3. Civic and charitable work.
Time spent in work for public or charitable purposes at the employer's request, or under their direction or control, or while the employee is required to be on the premises, is working time. However, time spent voluntarily in such activities outside of the employee's normal working hours is not hours worked.
4. Suggestions systems.
Generally, time spent by employees outside of their regular working hours in developing suggestions under a general suggestion system is not working time, but if employees are permitted to work on suggestion during regular working hours the time spent must be counted as hours worked. Where an employee is assigned to work on the development of a suggestion, the time is considered hours worked.
DWD 272.12 History
Cr. Register, July, 1978, No. 271
, eff. 8-1-78; corrections in (2) (f) 5. a. made under s. 13.93 (2m) (b) 6., Stats., Register, August, 1987, No. 380
cr. (2) (d) 1. and 5., am. (2) (d) 3. a. and 4., Register, February, 1996, No. 482
, eff. 3-1-96; emerg. r. and recr. (2) (g) 6. eff 6-1-05; CR 05-056
: r. and recr. (2) (g) 6. Register August 2005 No. 596
, eff. 11-1-05; correction in (2) (f) 5. a. made under s. 13.92 (4) (b) 6., Stats., Register February 2009 No. 638.
DWD 272.13 Forms.
The following forms are listed in accordance with s. 227.23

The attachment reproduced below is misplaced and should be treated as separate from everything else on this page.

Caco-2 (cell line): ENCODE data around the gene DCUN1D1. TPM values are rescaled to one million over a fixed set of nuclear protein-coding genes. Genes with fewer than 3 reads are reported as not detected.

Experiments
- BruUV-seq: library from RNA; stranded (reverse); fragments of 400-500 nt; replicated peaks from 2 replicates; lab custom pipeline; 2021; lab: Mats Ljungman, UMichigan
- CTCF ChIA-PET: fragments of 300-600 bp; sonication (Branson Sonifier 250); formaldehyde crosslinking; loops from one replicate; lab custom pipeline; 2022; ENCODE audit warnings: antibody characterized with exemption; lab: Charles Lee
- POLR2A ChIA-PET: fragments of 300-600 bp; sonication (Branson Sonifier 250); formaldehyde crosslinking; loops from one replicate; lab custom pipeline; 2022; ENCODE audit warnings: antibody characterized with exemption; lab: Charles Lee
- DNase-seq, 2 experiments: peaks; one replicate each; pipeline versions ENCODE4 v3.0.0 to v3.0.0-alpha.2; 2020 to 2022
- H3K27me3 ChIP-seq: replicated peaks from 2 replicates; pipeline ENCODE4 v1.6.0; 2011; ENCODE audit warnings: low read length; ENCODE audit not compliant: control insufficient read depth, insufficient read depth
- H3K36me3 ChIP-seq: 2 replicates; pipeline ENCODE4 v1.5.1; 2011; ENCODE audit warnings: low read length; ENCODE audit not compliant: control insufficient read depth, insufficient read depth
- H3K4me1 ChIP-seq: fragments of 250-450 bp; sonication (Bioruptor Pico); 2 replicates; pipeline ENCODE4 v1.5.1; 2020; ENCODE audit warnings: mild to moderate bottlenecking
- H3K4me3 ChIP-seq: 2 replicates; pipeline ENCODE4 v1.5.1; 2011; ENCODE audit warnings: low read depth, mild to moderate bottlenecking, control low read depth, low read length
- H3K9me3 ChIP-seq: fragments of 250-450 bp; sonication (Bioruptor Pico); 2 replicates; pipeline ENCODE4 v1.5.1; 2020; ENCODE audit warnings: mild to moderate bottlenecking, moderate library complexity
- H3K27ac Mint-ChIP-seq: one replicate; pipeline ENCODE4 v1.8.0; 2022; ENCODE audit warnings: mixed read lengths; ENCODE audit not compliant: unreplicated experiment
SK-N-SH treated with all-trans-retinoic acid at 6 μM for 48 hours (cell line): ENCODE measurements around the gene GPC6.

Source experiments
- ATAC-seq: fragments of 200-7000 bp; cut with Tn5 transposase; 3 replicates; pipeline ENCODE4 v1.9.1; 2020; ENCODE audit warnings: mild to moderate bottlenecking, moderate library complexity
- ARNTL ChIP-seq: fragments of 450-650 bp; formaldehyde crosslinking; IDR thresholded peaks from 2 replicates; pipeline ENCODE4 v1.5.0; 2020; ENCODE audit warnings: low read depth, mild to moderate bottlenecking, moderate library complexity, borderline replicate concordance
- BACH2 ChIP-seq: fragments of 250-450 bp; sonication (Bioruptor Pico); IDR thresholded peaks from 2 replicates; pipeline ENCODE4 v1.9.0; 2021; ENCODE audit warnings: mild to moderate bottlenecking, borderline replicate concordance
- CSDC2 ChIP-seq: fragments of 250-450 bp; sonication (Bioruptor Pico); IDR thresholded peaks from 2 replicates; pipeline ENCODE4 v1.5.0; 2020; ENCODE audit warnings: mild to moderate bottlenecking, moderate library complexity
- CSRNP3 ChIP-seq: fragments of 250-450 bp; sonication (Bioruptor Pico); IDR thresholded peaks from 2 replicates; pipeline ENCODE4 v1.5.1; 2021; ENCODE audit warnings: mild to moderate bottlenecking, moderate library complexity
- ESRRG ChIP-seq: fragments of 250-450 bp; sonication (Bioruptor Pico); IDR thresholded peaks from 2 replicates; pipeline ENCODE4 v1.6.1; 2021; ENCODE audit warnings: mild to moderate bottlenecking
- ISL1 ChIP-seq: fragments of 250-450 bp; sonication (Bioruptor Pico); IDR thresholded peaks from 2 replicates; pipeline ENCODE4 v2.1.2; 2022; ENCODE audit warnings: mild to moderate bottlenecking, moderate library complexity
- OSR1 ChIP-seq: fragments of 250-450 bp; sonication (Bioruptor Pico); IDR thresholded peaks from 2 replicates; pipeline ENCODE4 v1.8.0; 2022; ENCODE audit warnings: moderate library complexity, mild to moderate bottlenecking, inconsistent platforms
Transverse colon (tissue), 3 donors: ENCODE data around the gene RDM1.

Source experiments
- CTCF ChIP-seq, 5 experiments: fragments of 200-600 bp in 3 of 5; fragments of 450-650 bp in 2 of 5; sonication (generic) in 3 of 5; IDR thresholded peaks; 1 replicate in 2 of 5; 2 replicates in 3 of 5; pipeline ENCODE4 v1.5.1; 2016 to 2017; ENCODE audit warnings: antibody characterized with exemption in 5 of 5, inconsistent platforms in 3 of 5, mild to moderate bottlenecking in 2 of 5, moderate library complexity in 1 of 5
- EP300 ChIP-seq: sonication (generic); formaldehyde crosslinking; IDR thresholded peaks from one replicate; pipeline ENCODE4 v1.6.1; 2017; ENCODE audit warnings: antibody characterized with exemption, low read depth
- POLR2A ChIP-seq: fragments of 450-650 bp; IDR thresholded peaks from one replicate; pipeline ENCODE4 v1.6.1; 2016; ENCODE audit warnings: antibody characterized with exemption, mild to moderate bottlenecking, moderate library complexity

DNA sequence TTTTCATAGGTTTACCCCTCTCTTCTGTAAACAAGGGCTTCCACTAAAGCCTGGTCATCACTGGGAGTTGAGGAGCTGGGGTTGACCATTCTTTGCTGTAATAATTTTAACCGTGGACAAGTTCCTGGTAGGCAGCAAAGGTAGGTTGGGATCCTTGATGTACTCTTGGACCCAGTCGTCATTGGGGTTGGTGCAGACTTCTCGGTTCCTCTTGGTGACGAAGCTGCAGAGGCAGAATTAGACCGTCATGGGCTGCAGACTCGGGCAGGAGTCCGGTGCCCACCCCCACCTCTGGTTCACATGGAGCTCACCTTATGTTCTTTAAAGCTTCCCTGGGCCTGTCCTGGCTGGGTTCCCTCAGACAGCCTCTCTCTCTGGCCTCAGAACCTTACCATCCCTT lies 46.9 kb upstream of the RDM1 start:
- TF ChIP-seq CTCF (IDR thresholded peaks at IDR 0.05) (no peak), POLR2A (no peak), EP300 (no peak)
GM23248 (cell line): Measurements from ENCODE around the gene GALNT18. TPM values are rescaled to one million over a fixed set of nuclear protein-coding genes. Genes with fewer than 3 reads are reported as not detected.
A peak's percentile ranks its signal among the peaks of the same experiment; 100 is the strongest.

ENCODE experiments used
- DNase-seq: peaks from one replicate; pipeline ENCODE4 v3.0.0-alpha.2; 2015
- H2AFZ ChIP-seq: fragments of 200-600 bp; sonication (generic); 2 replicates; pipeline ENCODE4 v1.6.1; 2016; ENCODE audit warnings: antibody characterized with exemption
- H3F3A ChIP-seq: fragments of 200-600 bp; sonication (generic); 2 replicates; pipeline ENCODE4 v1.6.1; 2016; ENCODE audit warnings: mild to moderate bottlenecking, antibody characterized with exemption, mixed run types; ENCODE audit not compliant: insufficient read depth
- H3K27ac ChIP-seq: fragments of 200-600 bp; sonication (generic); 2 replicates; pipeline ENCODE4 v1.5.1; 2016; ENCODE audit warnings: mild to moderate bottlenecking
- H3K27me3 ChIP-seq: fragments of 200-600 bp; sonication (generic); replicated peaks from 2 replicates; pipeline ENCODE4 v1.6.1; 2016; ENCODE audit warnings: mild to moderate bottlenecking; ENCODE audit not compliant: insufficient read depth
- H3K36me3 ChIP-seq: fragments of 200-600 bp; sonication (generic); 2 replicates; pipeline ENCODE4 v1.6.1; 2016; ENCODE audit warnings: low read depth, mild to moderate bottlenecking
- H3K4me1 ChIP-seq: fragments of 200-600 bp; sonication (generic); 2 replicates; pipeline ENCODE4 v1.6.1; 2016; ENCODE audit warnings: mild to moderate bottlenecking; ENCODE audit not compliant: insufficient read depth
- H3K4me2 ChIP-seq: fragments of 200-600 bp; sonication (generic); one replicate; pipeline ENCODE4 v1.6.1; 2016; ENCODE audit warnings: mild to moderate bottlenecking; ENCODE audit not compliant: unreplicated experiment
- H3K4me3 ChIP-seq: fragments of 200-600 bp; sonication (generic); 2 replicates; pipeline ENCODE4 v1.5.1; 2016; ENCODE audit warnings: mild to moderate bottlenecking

, Stats. These forms are issued by and may be obtained from the Equal Rights Division, Department of Workforce Development, P. O. Box 8928, Madison, Wisconsin, 53708.
LS-37, Application for Subminimum Wage License. This particular form is used for both handicapped workers and student learners. WH-226 is the application for a sheltered workshop to employ handicapped workers at a subminimum wage. WH-227 is a supplement data sheet for sheltered workshop certificate. WH-247 is an application for a certificate for a training or evaluation program in a sheltered workshop. WH-249 is an application for a special individual rate in a sheltered workshop.
DWD 272.13 History
Cr. Register, July, 1978, No. 271
, eff. 8-1-78; corrections in (intro.) made under s. 13.93 (2m) (b) 6., Stats., Register, August, 1987, No. 380
; am. (intro.) and (1), Register, May, 1997, No. 497
, eff. 6-1-97.
DWD 272.14 Prohibition of displacement.
An employer may not displace an employee solely for the purpose of hiring an employee to be paid the opportunity wage.